Ventilator 202

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Ventilator 202 (in Serbian language, meaning: "Electric fan" 202) was a live radio show broadcast by Beograd 202 radio station during the 1980s and hosted by Zoran Modli. It was one of the most important shows of Belgrade's "202" station and possibly also the most important project of its host. It first aired first June 3, 1979. Zoran Modli was its host until late 1987. He later hosted another similar show, Modulacije. "Ventilator 202" was renamed to "501" and hosted by Dubravka Marković, giving it her own style. It was notable for its promotion of local (domestic) demo music, early application of computers and introduction of "absolute radio" concept.

Ventilator 202 was a show done differently from other contemporary radio shows in Yugoslavia. Zoran Modli was not only the show's host but also operated the mixing console and other equipment himself. Essentially he was also a disc jockey.

During the second half of the 1980s, Ventilator 202 broadcast computer software recorded on cassette tapes for popular home computers Galaksija, ZX Spectrum and Commodore 64.

Demo Music[edit]

A number of other contemporary radio shows broadcast demo music made by young bands but failed to gain popularity. Zoran Modli took a different approach with Ventilator 202. Instead of playing solely demo music he interleaved it with hits of the time, as equal. The show gained such popularity that it became a great starting point for young musicians and a way to hear an alternative to established sound. Ventilator 202 had no shortage of demo tapes coming in, from the entire Yugoslavia of the time.

The popularity eventually lead to the idea that actual albums (vinyl records and cassette tapes) can be released with the best of the best. With the help of Dušan Pančić, Ventilator 202 released the first "Demo Top 10" album in April 1983, soon to be followed by a second one in November 1983. The last, third, album created by the original team was released Spring 1985.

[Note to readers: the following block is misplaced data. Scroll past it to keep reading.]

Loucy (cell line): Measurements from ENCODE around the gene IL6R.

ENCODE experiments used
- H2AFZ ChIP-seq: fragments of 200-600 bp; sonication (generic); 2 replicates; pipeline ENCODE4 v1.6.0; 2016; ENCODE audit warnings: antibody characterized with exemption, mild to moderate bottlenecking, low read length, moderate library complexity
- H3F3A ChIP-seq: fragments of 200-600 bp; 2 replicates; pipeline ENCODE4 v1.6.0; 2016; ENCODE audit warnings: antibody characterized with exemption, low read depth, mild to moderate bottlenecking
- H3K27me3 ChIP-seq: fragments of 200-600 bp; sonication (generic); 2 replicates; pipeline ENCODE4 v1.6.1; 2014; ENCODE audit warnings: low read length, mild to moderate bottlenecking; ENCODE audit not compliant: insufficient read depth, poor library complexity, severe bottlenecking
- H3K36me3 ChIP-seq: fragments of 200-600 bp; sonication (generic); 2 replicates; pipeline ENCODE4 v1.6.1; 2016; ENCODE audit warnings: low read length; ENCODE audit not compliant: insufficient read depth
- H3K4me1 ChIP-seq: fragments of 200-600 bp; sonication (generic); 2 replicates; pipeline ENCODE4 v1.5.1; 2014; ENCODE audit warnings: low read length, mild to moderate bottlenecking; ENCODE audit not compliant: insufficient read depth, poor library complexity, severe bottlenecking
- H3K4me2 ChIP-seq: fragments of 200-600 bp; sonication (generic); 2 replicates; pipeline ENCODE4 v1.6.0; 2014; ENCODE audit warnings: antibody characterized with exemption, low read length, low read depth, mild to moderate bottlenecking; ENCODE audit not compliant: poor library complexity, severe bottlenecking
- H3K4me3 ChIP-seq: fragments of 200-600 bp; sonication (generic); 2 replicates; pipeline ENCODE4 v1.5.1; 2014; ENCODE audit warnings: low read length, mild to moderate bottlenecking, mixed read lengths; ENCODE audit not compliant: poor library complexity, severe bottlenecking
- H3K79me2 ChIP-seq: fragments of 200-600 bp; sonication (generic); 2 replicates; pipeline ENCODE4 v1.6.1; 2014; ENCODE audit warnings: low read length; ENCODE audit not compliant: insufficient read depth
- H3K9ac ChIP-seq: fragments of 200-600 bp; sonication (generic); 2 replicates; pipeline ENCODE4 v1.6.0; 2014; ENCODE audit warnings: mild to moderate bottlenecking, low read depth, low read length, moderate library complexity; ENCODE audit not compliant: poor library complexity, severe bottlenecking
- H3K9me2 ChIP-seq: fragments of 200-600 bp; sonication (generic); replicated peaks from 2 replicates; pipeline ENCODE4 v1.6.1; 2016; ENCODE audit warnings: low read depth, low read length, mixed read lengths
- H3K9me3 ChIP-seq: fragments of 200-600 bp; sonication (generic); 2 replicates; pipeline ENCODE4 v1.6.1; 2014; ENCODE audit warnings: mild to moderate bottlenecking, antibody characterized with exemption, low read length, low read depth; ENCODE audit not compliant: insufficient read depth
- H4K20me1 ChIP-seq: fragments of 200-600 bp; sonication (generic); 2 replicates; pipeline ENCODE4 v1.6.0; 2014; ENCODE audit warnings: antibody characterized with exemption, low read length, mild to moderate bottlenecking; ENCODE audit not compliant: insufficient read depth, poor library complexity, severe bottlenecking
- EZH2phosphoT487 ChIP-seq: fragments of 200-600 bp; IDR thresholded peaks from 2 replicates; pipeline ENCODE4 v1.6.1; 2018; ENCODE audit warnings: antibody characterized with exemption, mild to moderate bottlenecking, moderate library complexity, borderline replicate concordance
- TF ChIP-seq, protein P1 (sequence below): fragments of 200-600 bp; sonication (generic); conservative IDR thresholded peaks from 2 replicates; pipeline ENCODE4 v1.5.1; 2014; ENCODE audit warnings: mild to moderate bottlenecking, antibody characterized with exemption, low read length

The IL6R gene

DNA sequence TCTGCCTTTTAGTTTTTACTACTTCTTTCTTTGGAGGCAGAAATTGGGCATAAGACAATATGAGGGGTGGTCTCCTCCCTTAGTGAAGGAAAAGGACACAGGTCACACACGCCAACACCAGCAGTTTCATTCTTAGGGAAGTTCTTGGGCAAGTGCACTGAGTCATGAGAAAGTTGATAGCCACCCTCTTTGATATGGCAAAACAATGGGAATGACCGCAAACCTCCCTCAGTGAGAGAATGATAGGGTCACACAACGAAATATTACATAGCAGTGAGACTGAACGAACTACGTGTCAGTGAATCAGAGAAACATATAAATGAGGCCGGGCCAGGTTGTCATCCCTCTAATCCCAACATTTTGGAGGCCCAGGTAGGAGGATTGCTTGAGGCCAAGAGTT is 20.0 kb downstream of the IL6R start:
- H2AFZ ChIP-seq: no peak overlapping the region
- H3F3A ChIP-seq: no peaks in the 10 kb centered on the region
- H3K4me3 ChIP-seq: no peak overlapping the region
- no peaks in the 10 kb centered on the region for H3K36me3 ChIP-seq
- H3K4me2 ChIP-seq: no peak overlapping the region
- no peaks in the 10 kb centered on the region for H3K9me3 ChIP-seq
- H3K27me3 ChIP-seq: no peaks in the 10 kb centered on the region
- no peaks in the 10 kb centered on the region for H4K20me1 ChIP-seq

Volume 1 - April 1983[edit]

Volume 2 - November 1983[edit]

  • Ajfel na kraju: "Mahatma"
  • Atlantski poremećaj: "Ništa se ne dogadja"
  • Tadaima: "Poželih"
  • Belo belo: "Ružičasta bluza"
  • Aja Sofija: "Poslednji mangup sa Dorćola"
  • Aja Sofija: "Uvek si tu"
  • Amerika snova: "Andaluzija"
  • Vatrostalno staklo: "Ovih dana nije smela"
  • Vanila pakt: "Andaluzija"
  • Gustaph i njegovi dobri duhovi: "Upotreba majmuna"

Volume 3 - Spring 1985[edit]

  • Rex Ilusivii: "Arabia"
  • Fleke: "Slatka mala"
  • Karlowy Vary: "Ratnici"
  • Sayonara: "Neka draga lica"
  • La Strada: "Želje"
  • Ursula i provincijalac: "Budilnik za Radmilu P."
  • Belo belo: "Tamni vilajet"
  • Psihomodo Pop: "Zauvjek"
  • Oskarova fobija: "Beli dekolte"
  • Solunski front: "Ratnom drugu čast"
  • Mrgudi: "Proleteri"

Broadcasting Computer Software[edit]

The show went as far as broadcasting software for computers of the day, such as Galaksija, ZX Spectrum and Commodore 64. The host would announce the details of the software about to be broadcast (title, type of computer, etc.). Ready listeners would then engage their tape recorders and record the characteristic noise that would have turned unsuspecting listeners away.

This initiative became so popular that special software was made specifically for the show, such as the flight simulator and "Velika Akcija" (Great Action) games and an early electronic journal. The journal was broadcast as the entire program used to view it.

Ventilator 202 also featured computer professionals and publicists talking about various interesting subjects. Frequent speakers were Vladimir Ajdačić, Miša Milosavljević, Gavrilo Vučković, Jovan Regasek, Tansije Gavranović, Zoran Živković, Aca Milinković and Dejan Ristanović.

Ventilator 202 team[edit]

See also[edit]